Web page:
Some readers will say that the transition already happened, perhaps in the late eighties or early nineties, but I am specifically wanting to include factors like gaming and the web which have become industry-moving factors, and only took on such strength in the past few years; we are still exploding outward. To analogize from physics, we are still in the first few milliseconds of the Information Big Bang. The great paradigm shift, where "time", "temperature", and "space" become relevant descriptors is now descending.
There are characteristics of a first wave which will never be repeated in such pure form. As geeks, we are continuing to separate out into categories, some of which do not yet exist. Thus by nature of time placement alone, we see the whole thing more "wholistically" than it will ever be known in the future, rare geniuses aside. Unlike the 1950s, when we decided on binary instead of trinary hardware, now it is possible to get a career as a "hardware tech" and barely learn a whit of programming. Whole generations in the future will be devoted to exploring specialized fields within computing which are created within this first wave.
Creation is an eternal process, meaning that there are aspects of it which go further back than we can perceive and extend further into the future than we can contemplate. Every now and then, we come to a great punctuation in the cyclical equilibrium of our destiny. With now a history of 4.5 billion years behind us, and conceivably about the same ahead of us, it should be clear that while there is nothing new under the sun, there is also a whole lot new under the sun.
The question is, to each of us, "What can we do to grab ahold of those pure things which are happening during this moment in the Information Age, to hold them up as standards which future generations will look back upon and savor for their noble character?"
This is important. Being moved by the winds of a revolution is like not being in the revolution; might as well be born in another time if you aren't going to grab ahold of the revolution as it roars along. Let us not fold into the second wave quietly; let us revolutionize computing twelve more times in the next ten years.
Work for free.
It's presumptous to suppose that computing is going to have a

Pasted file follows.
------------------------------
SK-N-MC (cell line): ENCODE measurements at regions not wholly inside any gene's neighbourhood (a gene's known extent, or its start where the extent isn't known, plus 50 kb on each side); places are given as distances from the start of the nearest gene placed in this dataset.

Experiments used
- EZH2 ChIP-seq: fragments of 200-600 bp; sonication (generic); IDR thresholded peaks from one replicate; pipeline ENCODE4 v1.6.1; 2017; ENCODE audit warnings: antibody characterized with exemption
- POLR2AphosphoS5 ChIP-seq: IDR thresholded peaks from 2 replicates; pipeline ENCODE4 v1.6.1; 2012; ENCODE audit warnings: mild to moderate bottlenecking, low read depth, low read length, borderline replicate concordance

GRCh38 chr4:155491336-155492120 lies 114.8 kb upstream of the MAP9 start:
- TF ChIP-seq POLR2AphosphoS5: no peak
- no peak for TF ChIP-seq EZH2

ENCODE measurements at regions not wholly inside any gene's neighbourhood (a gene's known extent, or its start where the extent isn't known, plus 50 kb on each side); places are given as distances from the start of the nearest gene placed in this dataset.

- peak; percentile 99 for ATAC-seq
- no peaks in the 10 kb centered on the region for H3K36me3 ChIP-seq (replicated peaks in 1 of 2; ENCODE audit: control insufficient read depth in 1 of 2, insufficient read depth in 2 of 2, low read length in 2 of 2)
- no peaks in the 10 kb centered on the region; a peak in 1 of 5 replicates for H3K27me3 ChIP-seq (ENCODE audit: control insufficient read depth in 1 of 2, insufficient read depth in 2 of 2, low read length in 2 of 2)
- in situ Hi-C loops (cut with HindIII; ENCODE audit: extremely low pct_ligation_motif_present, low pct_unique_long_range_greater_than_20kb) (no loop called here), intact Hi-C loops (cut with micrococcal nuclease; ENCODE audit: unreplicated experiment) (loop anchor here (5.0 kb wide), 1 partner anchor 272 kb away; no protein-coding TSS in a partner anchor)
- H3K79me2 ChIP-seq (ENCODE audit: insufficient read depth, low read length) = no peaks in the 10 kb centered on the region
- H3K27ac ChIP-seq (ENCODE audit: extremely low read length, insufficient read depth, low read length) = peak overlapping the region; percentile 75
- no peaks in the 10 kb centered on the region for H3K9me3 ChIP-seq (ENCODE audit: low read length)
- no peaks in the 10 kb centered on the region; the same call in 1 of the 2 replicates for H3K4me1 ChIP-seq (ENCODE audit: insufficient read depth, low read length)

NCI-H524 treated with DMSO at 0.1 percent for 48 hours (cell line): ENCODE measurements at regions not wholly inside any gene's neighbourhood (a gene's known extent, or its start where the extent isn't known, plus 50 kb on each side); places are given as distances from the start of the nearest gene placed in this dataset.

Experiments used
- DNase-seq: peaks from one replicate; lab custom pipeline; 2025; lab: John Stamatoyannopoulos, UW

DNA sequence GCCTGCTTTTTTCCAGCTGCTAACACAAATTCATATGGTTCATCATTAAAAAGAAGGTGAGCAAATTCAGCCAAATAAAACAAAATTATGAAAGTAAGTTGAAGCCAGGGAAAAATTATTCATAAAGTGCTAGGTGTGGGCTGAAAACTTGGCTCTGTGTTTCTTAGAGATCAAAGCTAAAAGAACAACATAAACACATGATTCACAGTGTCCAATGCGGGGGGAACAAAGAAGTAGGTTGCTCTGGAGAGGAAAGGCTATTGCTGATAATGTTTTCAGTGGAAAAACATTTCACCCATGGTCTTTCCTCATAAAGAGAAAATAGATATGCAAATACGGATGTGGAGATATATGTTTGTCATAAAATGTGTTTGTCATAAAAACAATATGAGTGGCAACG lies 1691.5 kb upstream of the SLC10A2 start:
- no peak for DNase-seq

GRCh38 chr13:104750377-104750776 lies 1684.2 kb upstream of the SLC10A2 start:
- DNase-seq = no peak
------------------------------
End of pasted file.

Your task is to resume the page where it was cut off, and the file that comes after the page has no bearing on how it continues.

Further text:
hundred or thousand year history, unless you mean people counting on
People who think about the future of the world system tend to
believe that our civilization will face a possibly terminal crisis in
the 2040-2050 timeframe, although some believe things could fall apart
as early as 2010 to 2020. Although many believed that the resolution of
the 1970's watergate/stagflation syndrome invalidated the thesis of "The
Limits to Growth", the Limits to Growth generally foresaw a crisis in
the 2050 range with a last chance to avert it around 2015.
Inexpensive oil is going to become scarce in the next 20 years.
Global warming will curtail our use of other fossil fuels as it ends up
having a serious impact on our civilization around the middle of the
century. The supply of Uranium 235 is much less than you probably
think, and every fast breeder (that uses Uranium 238) has caught on
fire, melted down or both.
On top of failure modes caused by running out of resources or doing
irreperable harm to the biosphere, we also need to consider cultural
failure modes; i.e., between television, video games and people not
being willing to pay for schools, we can't produce a literate (never
mind literary or numerate) population. Daniel Bell points out that
consumer capitalism ultimately creates attitudes (being "cool") that
destroy the underpinnings of that system (the "protestant ethic.)
Other than that, the rest is bogus too. There have always been
people into programming for the money and always been people with other
interests. That isn't changing. In the last 70 years or so we've
already had time for multiple "waves" -- people who grew up with
batch-mode technology, interactive systems, graphical users
interfaces, OO technology, and many other approaches that have changed
the way we use computers. Even the "open source" movement started with
roots in the 1970's UNIX community and the early 1980's CP/M community.